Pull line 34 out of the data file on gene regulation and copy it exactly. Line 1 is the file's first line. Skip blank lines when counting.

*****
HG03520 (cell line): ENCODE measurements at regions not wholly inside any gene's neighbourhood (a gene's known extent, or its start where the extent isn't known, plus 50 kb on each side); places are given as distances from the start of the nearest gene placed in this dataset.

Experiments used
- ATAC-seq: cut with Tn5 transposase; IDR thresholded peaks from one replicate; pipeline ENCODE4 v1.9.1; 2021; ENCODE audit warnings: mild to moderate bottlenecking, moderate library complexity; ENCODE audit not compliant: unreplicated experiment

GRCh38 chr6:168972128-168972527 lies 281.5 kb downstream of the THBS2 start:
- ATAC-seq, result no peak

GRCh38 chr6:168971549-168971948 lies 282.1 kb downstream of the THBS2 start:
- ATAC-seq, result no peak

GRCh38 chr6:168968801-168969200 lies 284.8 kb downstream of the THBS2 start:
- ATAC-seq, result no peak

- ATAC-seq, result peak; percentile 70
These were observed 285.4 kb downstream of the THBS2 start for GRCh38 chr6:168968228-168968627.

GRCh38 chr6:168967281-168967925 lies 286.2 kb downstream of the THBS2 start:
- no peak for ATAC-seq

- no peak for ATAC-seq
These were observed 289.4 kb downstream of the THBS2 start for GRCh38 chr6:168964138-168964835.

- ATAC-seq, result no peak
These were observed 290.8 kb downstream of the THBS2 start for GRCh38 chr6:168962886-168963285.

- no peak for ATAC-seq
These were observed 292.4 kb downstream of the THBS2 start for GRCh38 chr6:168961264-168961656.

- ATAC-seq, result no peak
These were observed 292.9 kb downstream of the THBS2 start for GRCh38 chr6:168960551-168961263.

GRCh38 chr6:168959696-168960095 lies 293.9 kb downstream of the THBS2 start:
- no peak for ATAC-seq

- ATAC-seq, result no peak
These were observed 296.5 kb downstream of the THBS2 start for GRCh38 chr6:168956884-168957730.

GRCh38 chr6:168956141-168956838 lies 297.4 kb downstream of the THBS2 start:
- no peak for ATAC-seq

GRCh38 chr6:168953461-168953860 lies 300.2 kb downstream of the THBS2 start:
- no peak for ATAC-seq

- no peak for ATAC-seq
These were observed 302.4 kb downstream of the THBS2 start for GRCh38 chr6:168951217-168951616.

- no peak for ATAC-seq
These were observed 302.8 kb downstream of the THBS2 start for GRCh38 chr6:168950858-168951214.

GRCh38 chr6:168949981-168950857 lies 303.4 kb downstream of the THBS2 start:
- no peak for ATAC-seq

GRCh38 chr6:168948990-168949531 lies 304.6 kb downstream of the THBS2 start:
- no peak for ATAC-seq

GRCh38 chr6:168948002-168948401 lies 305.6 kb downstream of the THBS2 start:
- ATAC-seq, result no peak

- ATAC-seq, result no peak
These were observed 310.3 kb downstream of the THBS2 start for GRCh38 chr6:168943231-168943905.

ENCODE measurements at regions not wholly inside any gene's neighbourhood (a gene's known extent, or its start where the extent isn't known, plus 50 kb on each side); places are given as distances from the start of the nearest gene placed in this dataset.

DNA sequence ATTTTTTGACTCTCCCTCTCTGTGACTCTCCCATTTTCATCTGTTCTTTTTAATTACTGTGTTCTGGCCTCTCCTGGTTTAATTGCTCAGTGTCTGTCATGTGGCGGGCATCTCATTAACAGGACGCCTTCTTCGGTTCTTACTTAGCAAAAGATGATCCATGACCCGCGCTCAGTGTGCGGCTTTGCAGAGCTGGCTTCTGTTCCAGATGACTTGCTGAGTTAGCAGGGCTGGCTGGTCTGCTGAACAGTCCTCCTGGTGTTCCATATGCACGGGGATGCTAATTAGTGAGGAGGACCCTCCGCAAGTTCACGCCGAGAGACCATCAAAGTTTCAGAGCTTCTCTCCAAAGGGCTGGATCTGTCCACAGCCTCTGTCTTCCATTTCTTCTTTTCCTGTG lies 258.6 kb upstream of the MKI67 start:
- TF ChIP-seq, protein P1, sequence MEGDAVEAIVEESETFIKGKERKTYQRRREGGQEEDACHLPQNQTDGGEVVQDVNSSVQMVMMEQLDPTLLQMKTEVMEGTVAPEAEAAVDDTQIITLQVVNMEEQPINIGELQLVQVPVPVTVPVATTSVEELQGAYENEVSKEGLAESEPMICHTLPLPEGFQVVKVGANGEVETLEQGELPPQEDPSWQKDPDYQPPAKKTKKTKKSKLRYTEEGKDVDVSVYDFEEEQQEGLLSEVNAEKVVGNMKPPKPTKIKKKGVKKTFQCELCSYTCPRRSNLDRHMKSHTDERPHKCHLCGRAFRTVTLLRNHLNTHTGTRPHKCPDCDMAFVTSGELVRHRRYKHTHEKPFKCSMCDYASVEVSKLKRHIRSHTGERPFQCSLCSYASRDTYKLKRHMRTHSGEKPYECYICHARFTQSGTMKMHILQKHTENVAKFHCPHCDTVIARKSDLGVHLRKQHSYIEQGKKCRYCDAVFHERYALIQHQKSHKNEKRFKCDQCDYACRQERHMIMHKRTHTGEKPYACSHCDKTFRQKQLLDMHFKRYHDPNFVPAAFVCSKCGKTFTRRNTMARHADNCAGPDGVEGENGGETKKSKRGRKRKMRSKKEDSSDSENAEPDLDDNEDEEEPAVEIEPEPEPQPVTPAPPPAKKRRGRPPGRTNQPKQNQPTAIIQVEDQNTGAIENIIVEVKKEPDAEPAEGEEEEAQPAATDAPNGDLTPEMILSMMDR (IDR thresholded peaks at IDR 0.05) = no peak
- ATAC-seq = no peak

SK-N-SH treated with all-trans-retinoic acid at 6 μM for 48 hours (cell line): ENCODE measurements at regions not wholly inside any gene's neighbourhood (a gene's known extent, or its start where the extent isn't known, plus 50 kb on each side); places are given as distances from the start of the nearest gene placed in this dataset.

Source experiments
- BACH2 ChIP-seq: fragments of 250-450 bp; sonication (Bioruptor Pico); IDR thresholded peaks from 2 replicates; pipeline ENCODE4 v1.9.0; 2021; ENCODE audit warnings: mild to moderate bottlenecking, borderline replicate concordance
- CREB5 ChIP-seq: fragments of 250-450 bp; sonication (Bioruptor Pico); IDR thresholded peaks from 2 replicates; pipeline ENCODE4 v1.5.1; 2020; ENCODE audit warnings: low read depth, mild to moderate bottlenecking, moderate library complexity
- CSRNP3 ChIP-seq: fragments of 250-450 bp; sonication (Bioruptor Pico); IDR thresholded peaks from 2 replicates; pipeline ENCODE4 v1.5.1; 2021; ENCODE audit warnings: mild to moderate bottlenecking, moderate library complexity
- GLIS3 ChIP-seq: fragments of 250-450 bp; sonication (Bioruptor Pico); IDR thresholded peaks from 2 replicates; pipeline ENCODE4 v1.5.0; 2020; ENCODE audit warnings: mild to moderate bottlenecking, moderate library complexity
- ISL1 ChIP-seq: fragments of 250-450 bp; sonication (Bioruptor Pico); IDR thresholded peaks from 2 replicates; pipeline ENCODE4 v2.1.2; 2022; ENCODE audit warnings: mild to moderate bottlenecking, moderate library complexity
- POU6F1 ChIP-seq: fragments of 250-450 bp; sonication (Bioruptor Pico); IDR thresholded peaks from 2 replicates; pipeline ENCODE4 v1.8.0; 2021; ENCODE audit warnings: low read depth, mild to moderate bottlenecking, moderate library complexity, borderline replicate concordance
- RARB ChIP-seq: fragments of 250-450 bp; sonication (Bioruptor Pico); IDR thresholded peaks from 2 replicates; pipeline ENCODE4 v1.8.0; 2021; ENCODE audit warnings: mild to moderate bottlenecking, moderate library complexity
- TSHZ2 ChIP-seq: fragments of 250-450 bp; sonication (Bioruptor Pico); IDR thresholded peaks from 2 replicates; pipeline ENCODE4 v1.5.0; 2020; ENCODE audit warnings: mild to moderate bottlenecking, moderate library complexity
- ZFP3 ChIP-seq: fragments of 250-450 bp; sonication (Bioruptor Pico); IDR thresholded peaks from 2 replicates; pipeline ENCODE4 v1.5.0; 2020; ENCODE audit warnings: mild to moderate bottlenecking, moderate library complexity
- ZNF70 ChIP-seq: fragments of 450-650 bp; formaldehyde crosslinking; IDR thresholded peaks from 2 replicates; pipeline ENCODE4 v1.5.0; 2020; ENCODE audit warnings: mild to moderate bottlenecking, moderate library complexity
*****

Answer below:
GRCh38 chr6:168949981-168950857 lies 303.4 kb downstream of the THBS2 start: